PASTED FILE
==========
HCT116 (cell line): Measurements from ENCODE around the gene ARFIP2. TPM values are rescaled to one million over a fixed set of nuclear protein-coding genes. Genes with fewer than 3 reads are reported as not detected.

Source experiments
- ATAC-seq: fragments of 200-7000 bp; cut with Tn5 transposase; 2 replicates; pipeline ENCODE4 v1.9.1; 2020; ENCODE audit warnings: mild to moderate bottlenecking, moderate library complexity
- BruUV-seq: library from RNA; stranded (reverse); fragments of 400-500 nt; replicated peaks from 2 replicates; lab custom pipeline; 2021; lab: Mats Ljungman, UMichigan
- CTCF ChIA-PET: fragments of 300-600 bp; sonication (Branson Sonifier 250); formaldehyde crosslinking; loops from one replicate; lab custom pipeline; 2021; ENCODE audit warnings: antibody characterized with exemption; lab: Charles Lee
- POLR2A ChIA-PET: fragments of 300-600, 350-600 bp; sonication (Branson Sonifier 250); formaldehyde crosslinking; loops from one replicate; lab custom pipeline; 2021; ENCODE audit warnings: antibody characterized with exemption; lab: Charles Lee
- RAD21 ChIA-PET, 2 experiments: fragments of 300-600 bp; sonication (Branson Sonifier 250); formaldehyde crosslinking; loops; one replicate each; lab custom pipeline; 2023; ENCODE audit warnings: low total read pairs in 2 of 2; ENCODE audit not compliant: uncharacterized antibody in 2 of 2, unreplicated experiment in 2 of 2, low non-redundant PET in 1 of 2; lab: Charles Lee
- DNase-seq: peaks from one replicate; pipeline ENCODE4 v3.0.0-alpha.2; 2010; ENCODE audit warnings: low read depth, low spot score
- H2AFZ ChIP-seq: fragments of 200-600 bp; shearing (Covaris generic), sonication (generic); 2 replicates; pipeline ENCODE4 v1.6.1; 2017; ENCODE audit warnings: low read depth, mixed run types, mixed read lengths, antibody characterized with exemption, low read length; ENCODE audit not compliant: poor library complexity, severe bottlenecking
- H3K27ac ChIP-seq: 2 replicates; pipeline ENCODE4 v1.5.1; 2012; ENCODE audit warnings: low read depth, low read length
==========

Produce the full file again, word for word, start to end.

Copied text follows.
HCT116 (cell line): Measurements from ENCODE around the gene ARFIP2. TPM values are rescaled to one million over a fixed set of nuclear protein-coding genes. Genes with fewer than 3 reads are reported as not detected.

Source experiments
- ATAC-seq: fragments of 200-7000 bp; cut with Tn5 transposase; 2 replicates; pipeline ENCODE4 v1.9.1; 2020; ENCODE audit warnings: mild to moderate bottlenecking, moderate library complexity
- BruUV-seq: library from RNA; stranded (reverse); fragments of 400-500 nt; replicated peaks from 2 replicates; lab custom pipeline; 2021; lab: Mats Ljungman, UMichigan
- CTCF ChIA-PET: fragments of 300-600 bp; sonication (Branson Sonifier 250); formaldehyde crosslinking; loops from one replicate; lab custom pipeline; 2021; ENCODE audit warnings: antibody characterized with exemption; lab: Charles Lee
- POLR2A ChIA-PET: fragments of 300-600, 350-600 bp; sonication (Branson Sonifier 250); formaldehyde crosslinking; loops from one replicate; lab custom pipeline; 2021; ENCODE audit warnings: antibody characterized with exemption; lab: Charles Lee
- RAD21 ChIA-PET, 2 experiments: fragments of 300-600 bp; sonication (Branson Sonifier 250); formaldehyde crosslinking; loops; one replicate each; lab custom pipeline; 2023; ENCODE audit warnings: low total read pairs in 2 of 2; ENCODE audit not compliant: uncharacterized antibody in 2 of 2, unreplicated experiment in 2 of 2, low non-redundant PET in 1 of 2; lab: Charles Lee
- DNase-seq: peaks from one replicate; pipeline ENCODE4 v3.0.0-alpha.2; 2010; ENCODE audit warnings: low read depth, low spot score
- H2AFZ ChIP-seq: fragments of 200-600 bp; shearing (Covaris generic), sonication (generic); 2 replicates; pipeline ENCODE4 v1.6.1; 2017; ENCODE audit warnings: low read depth, mixed run types, mixed read lengths, antibody characterized with exemption, low read length; ENCODE audit not compliant: poor library complexity, severe bottlenecking
- H3K27ac ChIP-seq: 2 replicates; pipeline ENCODE4 v1.5.1; 2012; ENCODE audit warnings: low read depth, low read length